Driving the Grid
The Tesla road to sustainability
There is a certain weight to the decision when it comes time to purchase a car. The American culture has long treated our wheels as a kind of identity statement. Who are you? What do you stand for? What are your values? What is your favorite color? Having recently found my 16 year old Honda three times in the shop within the space of a month, it became apparent that this was my own predicament. I could have clung to the rusty remnants of a cherished friend (her name was Rhonda), or bit the bullet and jumped into the driver’s seat.
This year has not exactly been an ideal time to consider an automobile purchase. There are supply chain gaps (like semiconductors) that are driving up the cost of new and used cars across the board, not to mention waiting lists and availability constraints. There are some recent jumps in gas prices (doubling!) that could extend for who knows how long. And against that backdrop, there is an emerging near industry-wide initiative to round out product lines with electric alternatives, which in most cases will realistically take a few years to reach fruition saving for a small number of startup pioneers, the primary example being the one and only Tesla Motors.
An informed vehicle buying decision would need to involve quite a bit of forecasting. Ideally you only buy a vehicle when you have some certainty that it will retain value and relative performance verses what will be on the market in five years, otherwise you are probably better off leasing, like now when the industry is going through rapid shifts in each of drivetrain, digital interface, automation, and fuel. There is just not very much certainty about how internal combustion vehicles would retain relative performance and value to consider anything other than a Tesla as a current viable purchase option instead of lease. It was the only car I considered likely to be competitive in five years, not to mention how competitive it is now.
Consider an obvious selling point of lifetime fuel savings. Let’s estimate with the following assumptions:
- Car usage at 12,000 miles per year over 10 years (a typical commuting vehicle)
- Gas prices in range of $3-$6/gallon
- Fuel economy of 32 miles per gallon (just to pick a number)
- Battery usage and charging economy at $0.04/mile
(12,000 miles) * [($3/gallon / 32mpg) - ($0.04/mile)] * (10 years)
= $6,450 savings @ $3/gallon, or $17,700 savings at $6/gallon
I use a range of fuel prices and a constant electricity price primarily because historically oil has been a more volatile commodity price than electricity, likely due to electricity generation having multiple competing fuels serving as basis. Further, the driving trend for electricity prices of emerging distributed generation resources (home solar) means there will be downward pressure in coming years, while oil prices are exposed to shocks from regional stability issues, durability of shale drilling techniques, aging oil fields, expanding driver populations in the third world, and who knows if or when the long expected peak oil might become a reality.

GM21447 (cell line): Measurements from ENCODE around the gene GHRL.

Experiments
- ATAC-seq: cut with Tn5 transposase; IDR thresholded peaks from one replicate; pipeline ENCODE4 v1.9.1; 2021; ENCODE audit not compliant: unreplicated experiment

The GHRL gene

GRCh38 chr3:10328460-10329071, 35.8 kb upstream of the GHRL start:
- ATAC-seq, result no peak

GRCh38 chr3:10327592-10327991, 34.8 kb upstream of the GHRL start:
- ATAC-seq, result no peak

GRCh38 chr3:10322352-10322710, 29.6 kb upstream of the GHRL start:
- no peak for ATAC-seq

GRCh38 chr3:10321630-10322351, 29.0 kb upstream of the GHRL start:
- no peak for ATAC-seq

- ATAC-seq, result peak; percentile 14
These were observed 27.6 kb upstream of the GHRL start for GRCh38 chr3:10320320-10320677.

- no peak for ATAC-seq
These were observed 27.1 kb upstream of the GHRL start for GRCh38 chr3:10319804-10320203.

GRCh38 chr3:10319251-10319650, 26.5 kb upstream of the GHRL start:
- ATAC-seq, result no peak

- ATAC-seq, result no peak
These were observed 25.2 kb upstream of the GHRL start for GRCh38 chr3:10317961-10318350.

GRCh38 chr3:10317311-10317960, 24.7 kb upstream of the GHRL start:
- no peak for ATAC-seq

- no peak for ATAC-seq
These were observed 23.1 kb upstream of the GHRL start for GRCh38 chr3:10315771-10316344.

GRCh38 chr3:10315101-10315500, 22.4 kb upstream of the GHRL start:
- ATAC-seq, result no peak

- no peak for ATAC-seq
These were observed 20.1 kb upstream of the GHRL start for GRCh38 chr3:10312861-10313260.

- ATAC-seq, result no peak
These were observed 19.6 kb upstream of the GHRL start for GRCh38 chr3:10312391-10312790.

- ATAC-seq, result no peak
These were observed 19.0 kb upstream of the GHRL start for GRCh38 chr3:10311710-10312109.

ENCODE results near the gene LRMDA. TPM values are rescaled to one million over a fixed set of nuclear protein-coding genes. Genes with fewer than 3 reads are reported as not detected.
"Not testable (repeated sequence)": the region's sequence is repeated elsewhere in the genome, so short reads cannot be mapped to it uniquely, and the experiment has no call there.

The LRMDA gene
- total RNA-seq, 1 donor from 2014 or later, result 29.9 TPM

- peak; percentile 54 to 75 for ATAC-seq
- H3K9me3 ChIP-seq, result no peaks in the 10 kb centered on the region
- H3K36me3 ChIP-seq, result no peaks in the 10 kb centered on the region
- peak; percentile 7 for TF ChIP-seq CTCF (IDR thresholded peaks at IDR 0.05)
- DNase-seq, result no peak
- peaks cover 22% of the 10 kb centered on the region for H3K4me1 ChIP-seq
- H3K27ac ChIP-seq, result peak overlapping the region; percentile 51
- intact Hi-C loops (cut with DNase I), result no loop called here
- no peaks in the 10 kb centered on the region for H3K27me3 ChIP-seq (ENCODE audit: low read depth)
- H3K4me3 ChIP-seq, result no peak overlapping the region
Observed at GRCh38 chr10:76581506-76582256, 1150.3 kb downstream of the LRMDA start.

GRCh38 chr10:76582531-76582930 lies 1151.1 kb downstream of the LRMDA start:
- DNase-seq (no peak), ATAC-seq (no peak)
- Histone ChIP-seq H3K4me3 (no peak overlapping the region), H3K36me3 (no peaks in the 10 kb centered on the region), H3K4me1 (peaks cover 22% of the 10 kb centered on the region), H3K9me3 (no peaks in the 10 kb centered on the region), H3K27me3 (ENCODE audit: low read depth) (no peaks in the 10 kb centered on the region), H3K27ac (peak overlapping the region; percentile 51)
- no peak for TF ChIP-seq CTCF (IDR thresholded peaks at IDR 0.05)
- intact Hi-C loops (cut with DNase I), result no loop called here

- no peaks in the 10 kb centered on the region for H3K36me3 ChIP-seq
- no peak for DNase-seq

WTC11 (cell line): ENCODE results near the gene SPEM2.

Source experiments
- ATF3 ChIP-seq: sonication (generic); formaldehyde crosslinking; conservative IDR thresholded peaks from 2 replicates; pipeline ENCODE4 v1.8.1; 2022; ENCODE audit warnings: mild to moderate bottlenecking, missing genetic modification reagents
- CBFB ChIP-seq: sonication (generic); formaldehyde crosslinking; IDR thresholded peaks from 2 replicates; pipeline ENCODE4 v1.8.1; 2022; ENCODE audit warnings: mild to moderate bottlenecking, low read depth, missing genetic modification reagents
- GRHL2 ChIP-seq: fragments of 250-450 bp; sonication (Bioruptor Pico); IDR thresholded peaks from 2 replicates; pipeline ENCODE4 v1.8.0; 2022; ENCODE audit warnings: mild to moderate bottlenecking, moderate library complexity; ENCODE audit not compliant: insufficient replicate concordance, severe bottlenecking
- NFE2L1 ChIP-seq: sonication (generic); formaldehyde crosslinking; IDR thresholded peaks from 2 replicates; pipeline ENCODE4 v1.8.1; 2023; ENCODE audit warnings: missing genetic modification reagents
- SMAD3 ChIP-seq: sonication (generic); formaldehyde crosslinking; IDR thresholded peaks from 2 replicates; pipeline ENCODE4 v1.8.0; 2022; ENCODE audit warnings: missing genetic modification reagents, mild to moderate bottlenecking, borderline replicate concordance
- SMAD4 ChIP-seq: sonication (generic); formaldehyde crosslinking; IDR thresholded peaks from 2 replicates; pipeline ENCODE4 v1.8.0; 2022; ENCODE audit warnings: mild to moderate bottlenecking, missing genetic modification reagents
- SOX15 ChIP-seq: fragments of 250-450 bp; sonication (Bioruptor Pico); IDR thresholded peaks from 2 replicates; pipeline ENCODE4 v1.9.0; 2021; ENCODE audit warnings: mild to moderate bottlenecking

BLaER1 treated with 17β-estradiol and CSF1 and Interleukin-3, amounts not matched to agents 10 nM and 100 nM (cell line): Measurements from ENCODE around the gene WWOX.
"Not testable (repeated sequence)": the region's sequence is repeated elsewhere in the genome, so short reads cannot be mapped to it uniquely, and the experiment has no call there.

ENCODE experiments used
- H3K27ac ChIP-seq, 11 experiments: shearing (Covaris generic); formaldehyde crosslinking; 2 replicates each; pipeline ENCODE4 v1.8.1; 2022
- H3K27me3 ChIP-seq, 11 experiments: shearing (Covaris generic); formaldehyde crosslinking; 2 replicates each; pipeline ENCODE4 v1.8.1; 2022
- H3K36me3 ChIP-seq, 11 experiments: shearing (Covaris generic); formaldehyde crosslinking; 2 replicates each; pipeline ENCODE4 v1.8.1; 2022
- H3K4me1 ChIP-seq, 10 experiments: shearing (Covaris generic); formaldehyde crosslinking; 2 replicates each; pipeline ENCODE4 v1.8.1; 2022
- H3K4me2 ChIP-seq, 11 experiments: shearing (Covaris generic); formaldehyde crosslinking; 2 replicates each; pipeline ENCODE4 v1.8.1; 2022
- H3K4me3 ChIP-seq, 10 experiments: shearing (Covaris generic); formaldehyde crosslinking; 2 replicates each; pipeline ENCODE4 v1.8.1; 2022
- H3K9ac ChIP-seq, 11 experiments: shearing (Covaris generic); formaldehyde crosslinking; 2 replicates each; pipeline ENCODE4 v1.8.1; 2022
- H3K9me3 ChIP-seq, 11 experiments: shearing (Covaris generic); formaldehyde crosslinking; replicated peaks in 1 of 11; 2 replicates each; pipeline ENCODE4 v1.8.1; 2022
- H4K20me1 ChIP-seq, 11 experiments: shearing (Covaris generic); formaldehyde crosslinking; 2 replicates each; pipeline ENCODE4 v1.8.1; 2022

Thus even though forecasting ten years into the future will generally be a fool’s errand, we can at least expect that electricity prices will retain some competitiveness with oil for transportation, although a counter argument is that if battery penetration really takes off at scale there could be some reversion to the mean between the two. One effect that could damper such reversion is that as usage falls, gas stations may begin to close doors, and with less local competition we could expect some amount of convenience markups from retailers. Home charging of electric vehicles will always be paid at market rates without markup.
Of course there are other considerations than just fuel prices. The convenience aspects of a national penetration of independently owned gas stations means there are always options for refueling even on long car trips exceeding the rated battery mileage. One way to think about this is that if you are stopping at one gas station a week and then two gas stations on a long road trip for 3 minutes each (we’ll say you’re adventurous and take four such road trips a year), in the battery scenario you could skip all of those midweek fill-ups by charging overnight and only have to stop at charging centers on the long road trips, which for super charging centers might take on order of 15 minutes per recharge (during which time you could enjoy a tasty sandwich). I calculate batteries would save you an entire hour of refueling time per year in this scenario. The only tradeoff is that charging options are a little more spread out for now, so road trips could require planning to select between interstate options (which even today there are plenty).
- 52 weekly fill-ups
- 4 road trips, each with 2 fill-ups, per year
- 3 minutes to refuel car at a gas station
- 15 minutes to recharge battery at super charger while eating a sandwich
- weekly fill-ups not required for electric charged overnight at home
(52 weekly + 4*2 on road trips) * (3 minutes to gas up) - (4*2 on road trips) * (15 minutes to recharge)
= 1 hour of refueling time saved with batteries per year